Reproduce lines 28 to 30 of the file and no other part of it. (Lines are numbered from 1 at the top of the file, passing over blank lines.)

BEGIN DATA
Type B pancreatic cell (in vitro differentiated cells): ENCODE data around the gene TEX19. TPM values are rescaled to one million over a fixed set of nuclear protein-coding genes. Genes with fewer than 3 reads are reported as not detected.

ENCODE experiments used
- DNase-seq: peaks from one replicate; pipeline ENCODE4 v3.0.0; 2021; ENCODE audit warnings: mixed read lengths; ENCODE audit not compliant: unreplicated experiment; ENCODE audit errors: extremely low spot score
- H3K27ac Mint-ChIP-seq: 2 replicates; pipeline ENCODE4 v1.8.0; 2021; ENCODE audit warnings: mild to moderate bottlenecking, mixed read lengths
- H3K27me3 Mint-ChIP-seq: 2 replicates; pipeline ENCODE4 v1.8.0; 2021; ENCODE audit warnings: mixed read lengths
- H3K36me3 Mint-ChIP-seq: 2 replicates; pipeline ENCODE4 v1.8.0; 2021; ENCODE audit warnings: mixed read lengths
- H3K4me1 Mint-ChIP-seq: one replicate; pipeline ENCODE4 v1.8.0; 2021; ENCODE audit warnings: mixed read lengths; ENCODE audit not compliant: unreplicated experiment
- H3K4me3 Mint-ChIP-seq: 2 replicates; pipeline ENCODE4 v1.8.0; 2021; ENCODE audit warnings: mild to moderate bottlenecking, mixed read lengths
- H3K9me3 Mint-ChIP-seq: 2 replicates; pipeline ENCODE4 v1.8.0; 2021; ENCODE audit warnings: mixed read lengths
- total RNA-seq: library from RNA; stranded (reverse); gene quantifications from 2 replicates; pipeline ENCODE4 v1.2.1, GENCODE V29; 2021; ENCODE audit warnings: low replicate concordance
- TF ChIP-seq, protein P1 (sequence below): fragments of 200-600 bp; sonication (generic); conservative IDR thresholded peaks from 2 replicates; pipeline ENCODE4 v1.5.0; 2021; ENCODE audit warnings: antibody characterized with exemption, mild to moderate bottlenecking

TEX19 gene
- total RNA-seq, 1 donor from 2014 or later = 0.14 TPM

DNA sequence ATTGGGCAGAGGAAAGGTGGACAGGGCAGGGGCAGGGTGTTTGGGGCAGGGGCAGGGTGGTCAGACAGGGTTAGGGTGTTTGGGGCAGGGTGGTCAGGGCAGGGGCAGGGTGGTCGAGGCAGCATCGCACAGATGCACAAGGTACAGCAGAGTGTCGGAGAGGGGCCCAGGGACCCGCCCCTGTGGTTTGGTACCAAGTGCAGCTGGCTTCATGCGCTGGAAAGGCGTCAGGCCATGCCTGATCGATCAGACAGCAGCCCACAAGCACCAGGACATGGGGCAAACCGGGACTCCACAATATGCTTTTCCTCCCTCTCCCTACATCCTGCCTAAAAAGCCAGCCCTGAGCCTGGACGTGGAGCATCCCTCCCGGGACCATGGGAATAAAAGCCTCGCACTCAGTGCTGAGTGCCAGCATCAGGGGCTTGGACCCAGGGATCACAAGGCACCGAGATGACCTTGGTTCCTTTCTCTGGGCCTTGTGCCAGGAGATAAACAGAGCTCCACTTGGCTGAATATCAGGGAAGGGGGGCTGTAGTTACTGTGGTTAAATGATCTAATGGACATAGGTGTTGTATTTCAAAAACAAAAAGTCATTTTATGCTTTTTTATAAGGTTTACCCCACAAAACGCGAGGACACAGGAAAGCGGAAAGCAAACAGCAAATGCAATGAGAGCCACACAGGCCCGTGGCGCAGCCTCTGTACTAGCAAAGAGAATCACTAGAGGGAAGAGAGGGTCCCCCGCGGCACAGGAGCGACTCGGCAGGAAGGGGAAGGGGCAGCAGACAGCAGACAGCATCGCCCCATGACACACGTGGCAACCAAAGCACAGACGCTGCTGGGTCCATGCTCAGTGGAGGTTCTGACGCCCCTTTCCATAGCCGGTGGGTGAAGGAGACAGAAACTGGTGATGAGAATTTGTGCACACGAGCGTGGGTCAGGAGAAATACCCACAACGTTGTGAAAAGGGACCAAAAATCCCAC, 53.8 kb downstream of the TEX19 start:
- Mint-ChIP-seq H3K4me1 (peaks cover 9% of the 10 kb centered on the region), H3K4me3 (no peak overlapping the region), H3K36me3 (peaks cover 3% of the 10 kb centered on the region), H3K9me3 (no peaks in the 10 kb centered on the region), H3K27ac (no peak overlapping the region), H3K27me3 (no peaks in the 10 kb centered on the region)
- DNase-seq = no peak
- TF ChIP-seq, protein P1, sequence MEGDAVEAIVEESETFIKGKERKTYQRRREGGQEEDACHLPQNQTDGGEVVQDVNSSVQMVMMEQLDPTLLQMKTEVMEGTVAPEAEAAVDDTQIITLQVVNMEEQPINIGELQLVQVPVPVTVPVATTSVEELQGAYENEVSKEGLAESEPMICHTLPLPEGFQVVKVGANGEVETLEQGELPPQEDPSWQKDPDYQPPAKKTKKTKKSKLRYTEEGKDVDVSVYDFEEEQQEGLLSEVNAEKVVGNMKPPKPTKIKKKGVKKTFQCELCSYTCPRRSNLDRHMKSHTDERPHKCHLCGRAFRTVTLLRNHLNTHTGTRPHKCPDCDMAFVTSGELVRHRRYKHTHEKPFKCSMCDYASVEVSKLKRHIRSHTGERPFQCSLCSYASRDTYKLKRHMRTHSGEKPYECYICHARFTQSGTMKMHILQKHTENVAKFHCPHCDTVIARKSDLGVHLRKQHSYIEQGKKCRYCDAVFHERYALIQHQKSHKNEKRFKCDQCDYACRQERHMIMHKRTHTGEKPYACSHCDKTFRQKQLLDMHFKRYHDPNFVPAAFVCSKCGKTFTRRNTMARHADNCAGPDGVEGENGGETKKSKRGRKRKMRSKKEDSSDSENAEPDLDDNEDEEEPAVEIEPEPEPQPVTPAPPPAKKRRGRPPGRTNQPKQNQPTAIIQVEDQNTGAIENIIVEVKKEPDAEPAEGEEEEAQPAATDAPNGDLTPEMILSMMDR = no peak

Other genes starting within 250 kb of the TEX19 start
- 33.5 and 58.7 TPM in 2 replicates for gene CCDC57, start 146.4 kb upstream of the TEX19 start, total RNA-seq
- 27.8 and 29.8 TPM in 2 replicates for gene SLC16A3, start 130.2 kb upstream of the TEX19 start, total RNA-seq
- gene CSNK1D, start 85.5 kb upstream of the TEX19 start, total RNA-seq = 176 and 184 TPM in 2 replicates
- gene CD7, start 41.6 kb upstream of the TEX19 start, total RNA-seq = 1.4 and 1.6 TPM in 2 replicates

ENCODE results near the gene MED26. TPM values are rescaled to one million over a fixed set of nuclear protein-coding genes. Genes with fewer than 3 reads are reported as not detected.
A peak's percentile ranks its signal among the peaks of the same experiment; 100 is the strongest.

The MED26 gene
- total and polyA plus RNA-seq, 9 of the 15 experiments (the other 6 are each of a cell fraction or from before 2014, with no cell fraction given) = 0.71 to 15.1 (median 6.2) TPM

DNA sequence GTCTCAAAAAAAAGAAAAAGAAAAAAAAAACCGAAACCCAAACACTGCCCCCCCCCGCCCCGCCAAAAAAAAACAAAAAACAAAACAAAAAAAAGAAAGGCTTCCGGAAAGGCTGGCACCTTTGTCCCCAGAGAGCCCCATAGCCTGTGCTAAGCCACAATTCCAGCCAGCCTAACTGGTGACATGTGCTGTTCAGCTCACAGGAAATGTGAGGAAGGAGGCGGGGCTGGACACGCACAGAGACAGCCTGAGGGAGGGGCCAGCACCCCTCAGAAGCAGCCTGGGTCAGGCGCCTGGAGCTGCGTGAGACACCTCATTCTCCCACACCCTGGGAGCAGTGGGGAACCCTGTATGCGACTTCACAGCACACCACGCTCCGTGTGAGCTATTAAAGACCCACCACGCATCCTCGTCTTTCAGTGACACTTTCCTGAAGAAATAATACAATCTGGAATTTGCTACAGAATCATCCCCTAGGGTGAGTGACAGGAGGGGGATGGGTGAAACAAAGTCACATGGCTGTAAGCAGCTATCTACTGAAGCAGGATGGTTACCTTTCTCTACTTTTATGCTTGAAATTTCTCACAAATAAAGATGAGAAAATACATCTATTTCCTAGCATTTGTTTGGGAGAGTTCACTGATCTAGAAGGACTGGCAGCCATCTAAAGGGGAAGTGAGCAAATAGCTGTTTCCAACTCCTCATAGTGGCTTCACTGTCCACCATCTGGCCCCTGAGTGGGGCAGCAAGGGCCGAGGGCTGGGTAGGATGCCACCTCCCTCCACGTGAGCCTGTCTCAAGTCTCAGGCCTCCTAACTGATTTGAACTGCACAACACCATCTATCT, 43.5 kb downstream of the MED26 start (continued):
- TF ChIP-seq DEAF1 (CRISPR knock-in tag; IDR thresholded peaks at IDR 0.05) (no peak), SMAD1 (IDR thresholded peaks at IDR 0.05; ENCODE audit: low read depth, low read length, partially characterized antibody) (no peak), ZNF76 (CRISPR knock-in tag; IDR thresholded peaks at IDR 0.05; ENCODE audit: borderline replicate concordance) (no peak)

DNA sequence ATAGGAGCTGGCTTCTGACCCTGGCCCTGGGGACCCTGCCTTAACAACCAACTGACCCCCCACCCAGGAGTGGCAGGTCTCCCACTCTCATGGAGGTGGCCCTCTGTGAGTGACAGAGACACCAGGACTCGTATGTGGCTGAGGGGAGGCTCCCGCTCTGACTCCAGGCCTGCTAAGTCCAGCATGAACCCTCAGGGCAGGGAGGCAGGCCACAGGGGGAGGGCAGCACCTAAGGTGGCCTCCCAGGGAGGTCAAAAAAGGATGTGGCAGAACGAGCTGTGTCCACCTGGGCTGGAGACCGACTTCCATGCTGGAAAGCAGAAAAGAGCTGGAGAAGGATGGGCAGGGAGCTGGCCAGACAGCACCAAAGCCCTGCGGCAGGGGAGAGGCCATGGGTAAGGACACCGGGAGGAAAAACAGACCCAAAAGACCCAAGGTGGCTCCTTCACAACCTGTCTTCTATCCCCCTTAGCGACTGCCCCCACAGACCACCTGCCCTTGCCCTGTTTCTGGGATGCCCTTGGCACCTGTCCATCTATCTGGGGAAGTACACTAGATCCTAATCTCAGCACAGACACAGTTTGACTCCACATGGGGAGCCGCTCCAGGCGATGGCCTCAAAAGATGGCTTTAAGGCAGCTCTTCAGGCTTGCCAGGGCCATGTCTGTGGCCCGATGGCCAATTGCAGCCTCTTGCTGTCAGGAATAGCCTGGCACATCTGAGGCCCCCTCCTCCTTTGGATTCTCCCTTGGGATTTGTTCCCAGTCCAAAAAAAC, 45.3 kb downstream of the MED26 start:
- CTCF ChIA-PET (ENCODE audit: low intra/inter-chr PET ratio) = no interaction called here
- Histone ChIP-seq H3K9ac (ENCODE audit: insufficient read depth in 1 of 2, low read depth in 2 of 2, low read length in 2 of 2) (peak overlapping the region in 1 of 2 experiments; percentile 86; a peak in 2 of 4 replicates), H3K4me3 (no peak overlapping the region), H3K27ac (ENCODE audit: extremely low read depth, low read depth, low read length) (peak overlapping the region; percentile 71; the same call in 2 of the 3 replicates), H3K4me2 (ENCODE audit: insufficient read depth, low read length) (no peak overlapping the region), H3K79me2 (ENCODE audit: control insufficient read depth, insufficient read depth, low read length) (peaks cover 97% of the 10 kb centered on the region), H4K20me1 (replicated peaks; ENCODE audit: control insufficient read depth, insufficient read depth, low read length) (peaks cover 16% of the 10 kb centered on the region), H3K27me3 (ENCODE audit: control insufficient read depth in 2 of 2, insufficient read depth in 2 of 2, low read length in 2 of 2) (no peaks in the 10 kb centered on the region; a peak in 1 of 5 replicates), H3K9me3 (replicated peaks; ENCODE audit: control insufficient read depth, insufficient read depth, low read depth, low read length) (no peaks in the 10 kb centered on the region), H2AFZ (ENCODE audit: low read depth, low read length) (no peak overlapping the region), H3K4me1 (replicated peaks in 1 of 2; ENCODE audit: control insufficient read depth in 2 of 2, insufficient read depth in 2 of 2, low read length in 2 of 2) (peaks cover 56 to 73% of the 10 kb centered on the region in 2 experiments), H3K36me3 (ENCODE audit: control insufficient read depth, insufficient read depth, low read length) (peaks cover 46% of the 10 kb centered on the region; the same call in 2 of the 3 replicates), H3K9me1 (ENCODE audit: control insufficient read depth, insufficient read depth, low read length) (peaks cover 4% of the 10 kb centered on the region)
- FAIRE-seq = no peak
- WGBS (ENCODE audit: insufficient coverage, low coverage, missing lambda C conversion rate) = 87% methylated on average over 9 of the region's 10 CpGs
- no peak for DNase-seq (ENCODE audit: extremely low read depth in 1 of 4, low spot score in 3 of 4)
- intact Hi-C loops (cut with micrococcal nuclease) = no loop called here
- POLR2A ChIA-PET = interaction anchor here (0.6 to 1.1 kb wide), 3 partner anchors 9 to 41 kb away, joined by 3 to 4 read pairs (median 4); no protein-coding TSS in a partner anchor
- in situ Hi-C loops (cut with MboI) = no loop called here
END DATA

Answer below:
- TF ChIP-seq DEAF1 (CRISPR knock-in tag; IDR thresholded peaks at IDR 0.05) (no peak), SMAD1 (IDR thresholded peaks at IDR 0.05; ENCODE audit: low read depth, low read length, partially characterized antibody) (no peak), ZNF76 (CRISPR knock-in tag; IDR thresholded peaks at IDR 0.05; ENCODE audit: borderline replicate concordance) (no peak)

DNA sequence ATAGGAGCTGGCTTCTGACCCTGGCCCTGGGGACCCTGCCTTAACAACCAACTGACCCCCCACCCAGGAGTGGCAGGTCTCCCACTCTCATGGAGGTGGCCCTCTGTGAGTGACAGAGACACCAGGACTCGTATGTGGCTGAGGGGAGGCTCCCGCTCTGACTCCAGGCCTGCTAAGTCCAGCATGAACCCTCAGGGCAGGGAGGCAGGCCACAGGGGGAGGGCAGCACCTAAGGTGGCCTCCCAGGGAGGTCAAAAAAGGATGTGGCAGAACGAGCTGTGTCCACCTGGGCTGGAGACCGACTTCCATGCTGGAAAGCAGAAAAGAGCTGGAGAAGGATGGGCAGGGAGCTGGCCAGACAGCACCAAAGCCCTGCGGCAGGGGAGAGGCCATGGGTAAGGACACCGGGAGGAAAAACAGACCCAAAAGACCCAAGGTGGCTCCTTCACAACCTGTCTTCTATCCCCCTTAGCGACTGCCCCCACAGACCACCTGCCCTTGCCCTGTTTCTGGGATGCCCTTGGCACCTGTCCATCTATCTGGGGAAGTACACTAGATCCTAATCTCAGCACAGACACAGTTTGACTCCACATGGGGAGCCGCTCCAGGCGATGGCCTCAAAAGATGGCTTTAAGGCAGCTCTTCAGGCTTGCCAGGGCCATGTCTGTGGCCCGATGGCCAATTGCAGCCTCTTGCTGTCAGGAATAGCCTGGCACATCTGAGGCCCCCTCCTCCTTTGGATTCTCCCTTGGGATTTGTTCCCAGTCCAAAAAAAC, 45.3 kb downstream of the MED26 start:
- CTCF ChIA-PET (ENCODE audit: low intra/inter-chr PET ratio) = no interaction called here